In this meeting, we started off by discussing the difference between internal and external validation; internal validation would be doing something because you feel good, and external would be doing it because other people think you look good. People mentioned that sometimes others can misinterpret ones reasoning behind wearing revealing clothes — no one thinks, “okay, this low cut shirt is on and I’m ready to get attention from boys,” and yet sometimes that is what is assumed. However, sometimes it can be difficult to separate the personal from the societal, and one can end up subconsciously doing things for external validation due to internalized beauty standards.
People questioned whether it can be empowering to reclaim sexualization, or whether doing so it feeding into the issue. It can be a power, but you still have no control over how others view you. The poem “What Do Women Want” was brought up in relation to this. We also brought up a Margaret Atwood quote about male fantasies, and discussed how nearly everything is assumed to be done for men.
It was mentioned that it is nearly impossible to escape societal pressures in terms of appearance. Thinking you look good is still conforming to standards of what society think looks “good,” since otherwise we would just be wearing squirrel skin coats for warmth. Essentially, we decided that there is no good option; regardless of how you dress or act or present yourself, you are still affected by societal standards.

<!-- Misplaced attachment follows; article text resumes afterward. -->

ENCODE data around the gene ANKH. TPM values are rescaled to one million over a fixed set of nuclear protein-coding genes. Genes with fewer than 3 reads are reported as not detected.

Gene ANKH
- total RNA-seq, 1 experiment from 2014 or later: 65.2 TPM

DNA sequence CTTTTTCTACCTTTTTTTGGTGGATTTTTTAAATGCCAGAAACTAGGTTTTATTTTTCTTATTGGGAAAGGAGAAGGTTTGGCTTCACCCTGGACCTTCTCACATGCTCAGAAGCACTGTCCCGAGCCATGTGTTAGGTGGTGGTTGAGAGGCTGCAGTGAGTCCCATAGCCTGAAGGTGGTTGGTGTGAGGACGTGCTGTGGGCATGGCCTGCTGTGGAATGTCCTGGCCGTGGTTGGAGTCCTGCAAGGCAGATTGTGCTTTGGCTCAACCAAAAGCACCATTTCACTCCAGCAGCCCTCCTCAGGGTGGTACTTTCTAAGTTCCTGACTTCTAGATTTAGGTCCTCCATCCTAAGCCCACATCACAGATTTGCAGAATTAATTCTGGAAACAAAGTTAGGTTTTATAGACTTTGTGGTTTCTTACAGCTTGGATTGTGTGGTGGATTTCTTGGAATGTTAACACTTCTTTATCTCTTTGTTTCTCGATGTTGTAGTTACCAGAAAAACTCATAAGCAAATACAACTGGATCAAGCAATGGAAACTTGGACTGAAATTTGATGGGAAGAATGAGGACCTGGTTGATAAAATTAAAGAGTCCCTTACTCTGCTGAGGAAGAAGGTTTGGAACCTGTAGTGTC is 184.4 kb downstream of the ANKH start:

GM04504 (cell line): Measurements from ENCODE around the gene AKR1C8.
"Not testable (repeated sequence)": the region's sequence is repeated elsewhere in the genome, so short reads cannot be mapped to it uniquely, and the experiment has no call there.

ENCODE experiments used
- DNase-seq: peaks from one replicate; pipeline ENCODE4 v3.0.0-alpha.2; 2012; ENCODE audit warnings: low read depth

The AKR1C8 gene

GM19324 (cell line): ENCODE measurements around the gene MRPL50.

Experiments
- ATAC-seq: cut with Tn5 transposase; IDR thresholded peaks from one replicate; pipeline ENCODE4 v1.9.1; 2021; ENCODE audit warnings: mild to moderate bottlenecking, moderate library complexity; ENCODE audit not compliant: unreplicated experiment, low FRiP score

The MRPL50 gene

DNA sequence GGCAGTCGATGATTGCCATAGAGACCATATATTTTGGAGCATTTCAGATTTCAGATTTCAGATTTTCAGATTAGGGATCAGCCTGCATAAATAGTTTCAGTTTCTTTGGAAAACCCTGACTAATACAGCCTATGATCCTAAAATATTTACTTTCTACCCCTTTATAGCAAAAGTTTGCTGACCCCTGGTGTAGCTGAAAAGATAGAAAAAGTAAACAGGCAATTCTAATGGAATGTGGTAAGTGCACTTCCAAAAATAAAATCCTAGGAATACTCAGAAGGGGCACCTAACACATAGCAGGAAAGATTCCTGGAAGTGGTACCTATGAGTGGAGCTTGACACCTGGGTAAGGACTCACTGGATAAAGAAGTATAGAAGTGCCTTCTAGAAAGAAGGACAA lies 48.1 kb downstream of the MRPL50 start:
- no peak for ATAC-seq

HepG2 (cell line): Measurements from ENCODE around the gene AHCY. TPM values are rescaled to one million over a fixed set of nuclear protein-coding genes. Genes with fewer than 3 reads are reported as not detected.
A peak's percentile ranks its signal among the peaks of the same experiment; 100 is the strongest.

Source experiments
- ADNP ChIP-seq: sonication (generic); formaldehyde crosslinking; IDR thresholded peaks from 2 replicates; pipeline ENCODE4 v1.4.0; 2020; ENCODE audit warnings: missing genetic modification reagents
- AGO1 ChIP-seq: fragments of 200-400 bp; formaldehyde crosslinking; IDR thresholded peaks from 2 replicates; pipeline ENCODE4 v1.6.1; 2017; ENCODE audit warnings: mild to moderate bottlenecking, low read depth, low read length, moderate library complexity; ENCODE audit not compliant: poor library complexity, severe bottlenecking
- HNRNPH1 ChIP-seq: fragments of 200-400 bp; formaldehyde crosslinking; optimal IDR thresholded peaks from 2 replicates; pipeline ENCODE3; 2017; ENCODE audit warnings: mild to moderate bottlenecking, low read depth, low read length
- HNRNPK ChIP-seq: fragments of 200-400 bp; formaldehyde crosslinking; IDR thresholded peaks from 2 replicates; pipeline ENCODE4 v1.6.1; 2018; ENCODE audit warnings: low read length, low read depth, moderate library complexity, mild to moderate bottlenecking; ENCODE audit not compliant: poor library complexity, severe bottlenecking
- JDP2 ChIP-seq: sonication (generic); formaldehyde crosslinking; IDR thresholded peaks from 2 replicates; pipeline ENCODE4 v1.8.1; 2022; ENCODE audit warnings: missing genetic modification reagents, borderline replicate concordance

In this meeting we discussed a recently viral quote:
“I want any young men who buy a gun to be treated like young women who seek an abortion. Think about it: a mandatory 48-hours waiting period, written permission from a parent or a judge, a note from a doctor proving that he understands what he is about to do, time spent watching a video on individual and mass murders, traveling hundreds of miles at his own expense to the nearest gun shop, and walking through protestors holding photos of loved ones killed by guns, protestor who call him a murderer. After all, it makes more sense to do this for young men seeking guns than for young women seeking an abortion. No young woman needing reproductive freedom has ever murdered a roomful of strangers.”
We began by discussing the flaws in the quote, for example that it doesn’t mention what needs to change for abortion laws, and therefore doesn’t give a clear message about the point of the quote. This led into a discussion about different forms of activism. A point was made about how quotes like these assume the education of a reader, making them inaccessible to a wide audience. This led to a discussion about whether quotes like these over complicate or over simplify the issues at hand. In some ways, when quotes like these circulate the internet, they are continuously simplified to cater to web-users, depleting the original intention of the quote. However, it could also spread to a wider audience given the variety of users that could come across it.